Gold was broadly steady on Thursday, weighed slightly by traditional currency fundamentals as the dollar rose, but expectations for low interest rates and wider market jitters were keeping the metal's uptrend intact.

Spot gold stood at $1,233.95 an ounce by 1034 GMT, compared with $1,235.20 quoted late in New York on Wednesday. U.S. August gold futures were quoted at $1,235.20.

Having raced to a record $1,264.90 early this week, prices have struggled to gain further traction, leaving the market vulnerable to short-term setbacks. Gold has also latched back onto its traditional inverse correlation with the dollar.

The Federal Reserve acknowledged a faltering pace of U.S. economic recovery on Wednesday as it renewed its vow to hold benchmark interest rates exceptionally low for an extended period.

Low interest rates are generally good news for precious metals. We believe that the Fed and the ECB (European Central Bank) will remain on hold for quite sometime because of the European debt problems, said Tobias Merath, analyst at Credit Suisse.

European sovereign debt concerns were still on investors radars too with the cost of protecting government debt against default in Greece hitting a record high, while its bond yield spread widened ahead of Greek bonds being dumped by index fund managers at month end.

Technical analysts were positive on the market's ability to breech new highs, despite its current lack of traction.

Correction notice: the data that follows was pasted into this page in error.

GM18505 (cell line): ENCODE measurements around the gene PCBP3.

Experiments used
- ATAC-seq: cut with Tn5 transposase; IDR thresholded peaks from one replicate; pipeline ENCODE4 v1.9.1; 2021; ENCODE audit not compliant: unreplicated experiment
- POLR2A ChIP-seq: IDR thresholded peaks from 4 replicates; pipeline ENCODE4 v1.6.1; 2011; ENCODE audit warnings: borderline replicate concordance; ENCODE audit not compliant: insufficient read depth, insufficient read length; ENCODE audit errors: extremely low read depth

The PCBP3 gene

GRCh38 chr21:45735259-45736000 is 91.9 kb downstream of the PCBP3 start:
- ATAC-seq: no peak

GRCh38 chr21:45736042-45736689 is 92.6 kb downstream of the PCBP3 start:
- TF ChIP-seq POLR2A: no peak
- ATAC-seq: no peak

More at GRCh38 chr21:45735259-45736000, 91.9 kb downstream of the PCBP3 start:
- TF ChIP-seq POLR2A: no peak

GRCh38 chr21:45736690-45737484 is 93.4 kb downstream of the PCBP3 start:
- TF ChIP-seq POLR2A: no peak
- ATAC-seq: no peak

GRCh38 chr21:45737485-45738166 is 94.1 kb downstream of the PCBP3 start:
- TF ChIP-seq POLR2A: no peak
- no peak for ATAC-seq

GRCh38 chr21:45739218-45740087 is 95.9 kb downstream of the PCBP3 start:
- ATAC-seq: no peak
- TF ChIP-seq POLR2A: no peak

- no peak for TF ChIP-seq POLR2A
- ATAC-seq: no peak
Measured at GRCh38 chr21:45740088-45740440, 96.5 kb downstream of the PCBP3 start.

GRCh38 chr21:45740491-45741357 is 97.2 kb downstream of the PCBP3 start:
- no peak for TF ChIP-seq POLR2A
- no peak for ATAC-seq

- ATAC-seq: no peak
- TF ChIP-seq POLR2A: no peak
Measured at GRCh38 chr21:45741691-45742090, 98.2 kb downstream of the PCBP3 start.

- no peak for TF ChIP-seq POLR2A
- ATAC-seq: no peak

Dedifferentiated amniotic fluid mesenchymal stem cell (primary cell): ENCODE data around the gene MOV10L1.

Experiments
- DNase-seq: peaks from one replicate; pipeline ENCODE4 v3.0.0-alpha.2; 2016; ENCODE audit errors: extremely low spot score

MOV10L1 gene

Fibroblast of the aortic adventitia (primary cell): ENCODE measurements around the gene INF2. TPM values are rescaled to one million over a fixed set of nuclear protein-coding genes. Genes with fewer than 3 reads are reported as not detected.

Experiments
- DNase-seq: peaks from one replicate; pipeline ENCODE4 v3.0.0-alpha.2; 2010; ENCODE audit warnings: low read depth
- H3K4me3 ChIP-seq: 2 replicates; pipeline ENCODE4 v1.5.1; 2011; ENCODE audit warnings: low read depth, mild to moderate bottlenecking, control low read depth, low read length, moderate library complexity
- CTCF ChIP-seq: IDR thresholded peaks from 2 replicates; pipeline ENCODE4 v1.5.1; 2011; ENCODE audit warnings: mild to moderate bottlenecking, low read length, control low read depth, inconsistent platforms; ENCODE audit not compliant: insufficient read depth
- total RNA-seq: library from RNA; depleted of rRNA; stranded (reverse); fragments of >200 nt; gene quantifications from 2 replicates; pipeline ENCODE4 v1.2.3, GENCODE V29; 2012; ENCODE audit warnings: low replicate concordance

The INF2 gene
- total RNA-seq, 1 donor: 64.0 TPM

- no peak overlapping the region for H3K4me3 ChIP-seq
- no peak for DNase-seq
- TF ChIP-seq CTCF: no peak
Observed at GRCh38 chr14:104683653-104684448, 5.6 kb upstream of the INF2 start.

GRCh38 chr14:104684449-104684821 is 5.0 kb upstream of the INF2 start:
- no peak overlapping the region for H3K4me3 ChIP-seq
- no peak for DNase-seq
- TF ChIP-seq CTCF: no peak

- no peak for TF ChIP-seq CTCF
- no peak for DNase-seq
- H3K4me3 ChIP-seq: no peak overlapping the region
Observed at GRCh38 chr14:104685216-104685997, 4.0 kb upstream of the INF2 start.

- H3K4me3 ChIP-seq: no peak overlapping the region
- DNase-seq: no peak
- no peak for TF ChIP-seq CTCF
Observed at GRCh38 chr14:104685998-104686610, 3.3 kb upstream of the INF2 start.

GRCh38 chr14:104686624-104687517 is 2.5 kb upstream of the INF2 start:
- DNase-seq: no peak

Spot gold maintains a target of $1,300...$1,308.02 is an additional upside target en-route to the more significant $1,350/1,392.70 resistance area, Commerzbank said in a note to clients.


Morath of Credit Suisse noted that after a sustained period of prices moving up in league with the dollar as Europe's mounting debt problems spiraled, markets were beginning to show some signs of normalizing.

Dollar funding costs are stabilizing, while the euro has also recovered some poise after its recent battering to multi-year lows versus the dollar.

We have seen austerity packages launched in Europe and market conditions seem to be starting to normalize, while other commodity prices also seem to have found support. We think the focus is shifting away from safe-havens and toward monetary policy, he said.

Overall the uptrend is still there. The market is slowly creeping higher with a few setbacks still there. But what we have is a series of higher highs and higher lows, he added.

On the investment front, the world's largest gold-backed exchange-traded fund, SPDR Gold Trust, said its holdings stood at 1,313.135 tons as of June 23, unchanged from a record marked the previous business day.

In other precious metals, platinum was pressured to $1,546.00 per ounce from $1,566.00 on Wednesday, while palladium

eased to $466.60 from $471.00.

Silver mimicked gold, staying flat at $18.45 an ounce. Silver's performance, like gold, has been impressive so far this year, having gained some 9.7 percent with investors using it as a cheaper proxy for gold bullion.

(Editing by James Jukwey)